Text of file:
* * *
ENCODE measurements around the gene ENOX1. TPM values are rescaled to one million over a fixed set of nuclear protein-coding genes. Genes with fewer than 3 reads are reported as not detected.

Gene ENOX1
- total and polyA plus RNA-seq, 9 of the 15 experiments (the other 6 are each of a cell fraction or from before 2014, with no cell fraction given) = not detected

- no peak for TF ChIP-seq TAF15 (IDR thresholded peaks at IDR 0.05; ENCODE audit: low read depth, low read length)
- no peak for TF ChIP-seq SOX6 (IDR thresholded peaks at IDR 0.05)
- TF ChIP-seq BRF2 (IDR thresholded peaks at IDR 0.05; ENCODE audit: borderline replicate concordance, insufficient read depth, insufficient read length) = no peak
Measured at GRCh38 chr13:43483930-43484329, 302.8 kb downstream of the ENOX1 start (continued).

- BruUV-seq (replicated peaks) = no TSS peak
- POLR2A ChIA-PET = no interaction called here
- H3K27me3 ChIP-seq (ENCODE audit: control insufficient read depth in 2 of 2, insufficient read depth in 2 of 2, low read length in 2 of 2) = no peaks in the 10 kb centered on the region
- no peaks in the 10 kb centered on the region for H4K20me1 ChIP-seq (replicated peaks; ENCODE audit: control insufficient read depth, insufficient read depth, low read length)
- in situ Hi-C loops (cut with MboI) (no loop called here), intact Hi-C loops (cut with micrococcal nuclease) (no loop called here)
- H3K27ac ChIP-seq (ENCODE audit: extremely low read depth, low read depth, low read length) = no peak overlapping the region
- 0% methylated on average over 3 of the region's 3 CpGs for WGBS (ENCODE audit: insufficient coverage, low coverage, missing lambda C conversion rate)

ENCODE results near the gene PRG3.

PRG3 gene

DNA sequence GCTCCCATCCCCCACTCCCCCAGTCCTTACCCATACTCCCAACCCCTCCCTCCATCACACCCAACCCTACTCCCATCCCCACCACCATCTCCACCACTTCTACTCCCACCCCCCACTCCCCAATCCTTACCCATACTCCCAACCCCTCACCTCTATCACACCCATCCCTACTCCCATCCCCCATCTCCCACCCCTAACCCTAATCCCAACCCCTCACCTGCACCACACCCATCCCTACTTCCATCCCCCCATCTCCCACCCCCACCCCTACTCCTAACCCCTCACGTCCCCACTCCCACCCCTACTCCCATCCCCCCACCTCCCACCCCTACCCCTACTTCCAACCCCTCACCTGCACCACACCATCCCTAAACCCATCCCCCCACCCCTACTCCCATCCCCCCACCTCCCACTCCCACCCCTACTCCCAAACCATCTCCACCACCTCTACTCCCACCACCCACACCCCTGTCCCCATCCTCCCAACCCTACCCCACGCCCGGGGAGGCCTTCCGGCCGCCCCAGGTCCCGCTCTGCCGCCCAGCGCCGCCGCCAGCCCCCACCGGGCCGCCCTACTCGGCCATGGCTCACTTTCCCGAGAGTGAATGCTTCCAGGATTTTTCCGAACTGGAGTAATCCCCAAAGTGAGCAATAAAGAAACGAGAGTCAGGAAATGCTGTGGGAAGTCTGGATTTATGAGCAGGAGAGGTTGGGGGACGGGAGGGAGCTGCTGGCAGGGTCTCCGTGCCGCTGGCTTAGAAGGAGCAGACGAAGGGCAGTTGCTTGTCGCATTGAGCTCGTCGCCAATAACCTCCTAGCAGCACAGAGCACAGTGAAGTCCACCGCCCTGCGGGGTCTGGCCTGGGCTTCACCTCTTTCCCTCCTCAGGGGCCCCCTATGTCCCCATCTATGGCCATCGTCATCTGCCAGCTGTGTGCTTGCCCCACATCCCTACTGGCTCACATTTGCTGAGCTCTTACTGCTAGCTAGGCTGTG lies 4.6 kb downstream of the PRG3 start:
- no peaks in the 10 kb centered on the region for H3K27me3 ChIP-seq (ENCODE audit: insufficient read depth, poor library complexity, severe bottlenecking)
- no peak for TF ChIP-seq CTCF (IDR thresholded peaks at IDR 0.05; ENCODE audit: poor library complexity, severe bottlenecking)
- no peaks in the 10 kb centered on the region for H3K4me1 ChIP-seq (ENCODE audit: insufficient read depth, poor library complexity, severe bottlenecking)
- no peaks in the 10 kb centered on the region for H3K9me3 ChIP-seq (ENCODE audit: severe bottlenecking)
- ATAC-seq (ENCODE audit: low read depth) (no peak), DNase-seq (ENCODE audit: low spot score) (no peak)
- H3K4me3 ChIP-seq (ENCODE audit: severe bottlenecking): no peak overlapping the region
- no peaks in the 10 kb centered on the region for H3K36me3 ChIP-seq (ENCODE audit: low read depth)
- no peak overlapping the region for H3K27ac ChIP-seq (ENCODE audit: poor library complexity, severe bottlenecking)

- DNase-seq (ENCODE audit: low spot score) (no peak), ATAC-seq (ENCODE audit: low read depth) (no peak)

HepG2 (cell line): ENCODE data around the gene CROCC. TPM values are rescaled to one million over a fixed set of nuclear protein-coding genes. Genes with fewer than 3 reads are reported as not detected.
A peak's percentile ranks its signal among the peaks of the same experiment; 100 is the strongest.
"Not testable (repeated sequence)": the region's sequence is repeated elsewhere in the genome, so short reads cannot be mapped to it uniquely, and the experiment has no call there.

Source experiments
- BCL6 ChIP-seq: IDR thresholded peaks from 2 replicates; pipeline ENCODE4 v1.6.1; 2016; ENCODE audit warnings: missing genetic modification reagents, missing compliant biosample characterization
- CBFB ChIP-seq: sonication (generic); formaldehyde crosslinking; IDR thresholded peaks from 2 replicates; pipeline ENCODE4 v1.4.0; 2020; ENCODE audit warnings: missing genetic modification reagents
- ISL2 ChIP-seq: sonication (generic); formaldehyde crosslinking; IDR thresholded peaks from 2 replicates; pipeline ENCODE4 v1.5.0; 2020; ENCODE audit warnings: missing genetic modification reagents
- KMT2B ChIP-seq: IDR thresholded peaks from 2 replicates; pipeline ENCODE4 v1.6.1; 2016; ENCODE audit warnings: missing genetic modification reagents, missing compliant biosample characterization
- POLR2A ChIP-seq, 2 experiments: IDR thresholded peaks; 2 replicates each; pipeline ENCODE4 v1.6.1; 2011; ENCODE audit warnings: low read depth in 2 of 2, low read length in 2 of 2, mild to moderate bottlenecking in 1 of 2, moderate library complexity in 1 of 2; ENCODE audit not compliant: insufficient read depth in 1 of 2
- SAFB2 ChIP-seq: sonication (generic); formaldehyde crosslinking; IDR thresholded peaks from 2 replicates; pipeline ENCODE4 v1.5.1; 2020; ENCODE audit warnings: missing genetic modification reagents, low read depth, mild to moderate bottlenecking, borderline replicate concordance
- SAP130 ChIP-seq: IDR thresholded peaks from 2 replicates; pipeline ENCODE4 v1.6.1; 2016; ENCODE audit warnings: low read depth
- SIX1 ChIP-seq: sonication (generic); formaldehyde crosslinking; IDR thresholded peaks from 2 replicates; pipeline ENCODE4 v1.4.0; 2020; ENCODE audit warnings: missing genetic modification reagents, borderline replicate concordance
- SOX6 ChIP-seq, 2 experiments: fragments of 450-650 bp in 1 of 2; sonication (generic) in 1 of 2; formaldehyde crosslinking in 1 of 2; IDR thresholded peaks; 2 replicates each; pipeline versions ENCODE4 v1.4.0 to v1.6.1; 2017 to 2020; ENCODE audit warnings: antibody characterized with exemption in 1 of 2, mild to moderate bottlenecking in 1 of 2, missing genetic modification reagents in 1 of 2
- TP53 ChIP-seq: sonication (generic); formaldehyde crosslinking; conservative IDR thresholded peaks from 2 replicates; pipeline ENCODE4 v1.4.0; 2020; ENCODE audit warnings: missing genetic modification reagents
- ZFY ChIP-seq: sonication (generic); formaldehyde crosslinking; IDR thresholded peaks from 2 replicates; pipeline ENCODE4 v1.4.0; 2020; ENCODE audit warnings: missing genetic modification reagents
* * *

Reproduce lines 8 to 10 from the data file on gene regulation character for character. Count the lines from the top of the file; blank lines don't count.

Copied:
- BruUV-seq (replicated peaks) = no TSS peak
- POLR2A ChIA-PET = no interaction called here
- H3K27me3 ChIP-seq (ENCODE audit: control insufficient read depth in 2 of 2, insufficient read depth in 2 of 2, low read length in 2 of 2) = no peaks in the 10 kb centered on the region